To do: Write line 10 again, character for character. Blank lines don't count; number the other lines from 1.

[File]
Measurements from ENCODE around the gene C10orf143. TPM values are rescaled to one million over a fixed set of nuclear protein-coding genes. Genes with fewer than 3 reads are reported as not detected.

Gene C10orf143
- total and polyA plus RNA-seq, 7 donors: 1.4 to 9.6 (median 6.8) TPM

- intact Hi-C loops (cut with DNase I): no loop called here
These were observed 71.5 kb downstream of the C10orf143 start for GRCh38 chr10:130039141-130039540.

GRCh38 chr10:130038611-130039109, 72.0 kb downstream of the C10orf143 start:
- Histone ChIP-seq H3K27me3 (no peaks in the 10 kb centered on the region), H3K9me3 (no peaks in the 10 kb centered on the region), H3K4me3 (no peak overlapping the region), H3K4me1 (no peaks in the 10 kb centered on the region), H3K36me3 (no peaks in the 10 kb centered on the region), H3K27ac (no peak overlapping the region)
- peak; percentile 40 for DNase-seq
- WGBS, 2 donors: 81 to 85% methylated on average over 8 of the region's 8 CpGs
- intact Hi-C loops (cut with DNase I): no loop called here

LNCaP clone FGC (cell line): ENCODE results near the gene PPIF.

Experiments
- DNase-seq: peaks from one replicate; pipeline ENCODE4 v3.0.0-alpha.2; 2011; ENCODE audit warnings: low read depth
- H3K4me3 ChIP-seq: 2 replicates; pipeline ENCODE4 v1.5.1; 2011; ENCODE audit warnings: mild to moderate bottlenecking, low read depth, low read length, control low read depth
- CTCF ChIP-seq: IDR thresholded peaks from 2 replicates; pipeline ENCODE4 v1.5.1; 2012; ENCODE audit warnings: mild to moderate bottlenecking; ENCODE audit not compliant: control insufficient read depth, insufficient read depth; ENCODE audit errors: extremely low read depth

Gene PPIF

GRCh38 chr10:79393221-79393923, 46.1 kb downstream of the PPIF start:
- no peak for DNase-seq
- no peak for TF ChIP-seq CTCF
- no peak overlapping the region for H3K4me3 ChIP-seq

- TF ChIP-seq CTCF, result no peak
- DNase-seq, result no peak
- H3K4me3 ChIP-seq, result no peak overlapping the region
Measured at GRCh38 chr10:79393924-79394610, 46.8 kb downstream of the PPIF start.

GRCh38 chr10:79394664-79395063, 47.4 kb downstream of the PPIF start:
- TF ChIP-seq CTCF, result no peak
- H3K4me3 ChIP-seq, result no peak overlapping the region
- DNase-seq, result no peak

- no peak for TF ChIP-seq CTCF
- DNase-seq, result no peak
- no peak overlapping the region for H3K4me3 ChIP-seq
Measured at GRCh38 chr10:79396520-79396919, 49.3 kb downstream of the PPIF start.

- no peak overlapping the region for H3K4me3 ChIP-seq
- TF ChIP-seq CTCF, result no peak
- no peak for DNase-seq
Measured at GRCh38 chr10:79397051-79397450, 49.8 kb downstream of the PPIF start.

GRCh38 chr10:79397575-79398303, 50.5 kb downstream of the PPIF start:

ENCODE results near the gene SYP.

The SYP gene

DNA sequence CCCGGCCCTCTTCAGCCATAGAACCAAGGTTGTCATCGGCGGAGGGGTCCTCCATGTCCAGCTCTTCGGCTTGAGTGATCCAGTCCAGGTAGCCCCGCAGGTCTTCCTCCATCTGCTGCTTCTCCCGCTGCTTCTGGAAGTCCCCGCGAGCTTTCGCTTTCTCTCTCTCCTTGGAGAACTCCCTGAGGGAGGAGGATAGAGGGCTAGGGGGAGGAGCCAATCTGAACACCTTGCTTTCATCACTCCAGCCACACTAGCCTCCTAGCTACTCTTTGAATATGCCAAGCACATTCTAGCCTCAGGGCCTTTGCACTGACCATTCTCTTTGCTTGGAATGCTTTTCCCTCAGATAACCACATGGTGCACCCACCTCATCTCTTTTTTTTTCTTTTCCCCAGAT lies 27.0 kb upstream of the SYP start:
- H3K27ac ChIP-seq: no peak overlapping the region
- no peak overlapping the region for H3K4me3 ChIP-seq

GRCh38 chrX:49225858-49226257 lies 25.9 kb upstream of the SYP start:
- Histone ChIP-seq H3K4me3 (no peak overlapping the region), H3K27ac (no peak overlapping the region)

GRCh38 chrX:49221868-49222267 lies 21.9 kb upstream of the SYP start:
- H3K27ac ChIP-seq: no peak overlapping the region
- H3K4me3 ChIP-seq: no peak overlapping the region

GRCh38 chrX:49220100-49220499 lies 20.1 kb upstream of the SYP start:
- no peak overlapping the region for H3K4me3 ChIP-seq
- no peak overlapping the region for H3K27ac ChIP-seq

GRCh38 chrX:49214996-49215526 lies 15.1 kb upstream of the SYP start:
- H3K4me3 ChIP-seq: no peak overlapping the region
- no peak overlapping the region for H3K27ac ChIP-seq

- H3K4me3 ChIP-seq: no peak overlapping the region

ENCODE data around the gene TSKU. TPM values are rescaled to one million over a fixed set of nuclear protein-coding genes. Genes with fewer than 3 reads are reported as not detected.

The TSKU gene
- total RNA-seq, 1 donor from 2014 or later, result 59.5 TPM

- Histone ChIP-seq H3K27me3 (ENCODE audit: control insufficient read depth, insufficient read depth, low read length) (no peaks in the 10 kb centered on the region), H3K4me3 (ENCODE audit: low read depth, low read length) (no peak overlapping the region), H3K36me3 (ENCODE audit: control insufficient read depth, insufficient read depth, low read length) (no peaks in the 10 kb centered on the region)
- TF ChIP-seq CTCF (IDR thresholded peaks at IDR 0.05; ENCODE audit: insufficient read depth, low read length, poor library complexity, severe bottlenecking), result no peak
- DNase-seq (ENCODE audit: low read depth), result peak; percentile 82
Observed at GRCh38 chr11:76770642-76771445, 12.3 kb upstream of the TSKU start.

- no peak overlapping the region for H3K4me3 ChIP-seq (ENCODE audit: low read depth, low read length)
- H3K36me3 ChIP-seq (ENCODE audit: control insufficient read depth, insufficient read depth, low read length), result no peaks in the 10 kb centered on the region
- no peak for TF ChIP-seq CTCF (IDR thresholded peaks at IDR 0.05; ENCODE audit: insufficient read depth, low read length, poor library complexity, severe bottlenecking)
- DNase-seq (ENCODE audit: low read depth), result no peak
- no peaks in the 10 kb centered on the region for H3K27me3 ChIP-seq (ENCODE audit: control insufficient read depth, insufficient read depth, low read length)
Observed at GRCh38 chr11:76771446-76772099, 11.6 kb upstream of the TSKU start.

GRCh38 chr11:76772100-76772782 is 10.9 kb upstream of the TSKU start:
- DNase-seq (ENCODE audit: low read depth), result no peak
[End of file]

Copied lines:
- intact Hi-C loops (cut with DNase I): no loop called here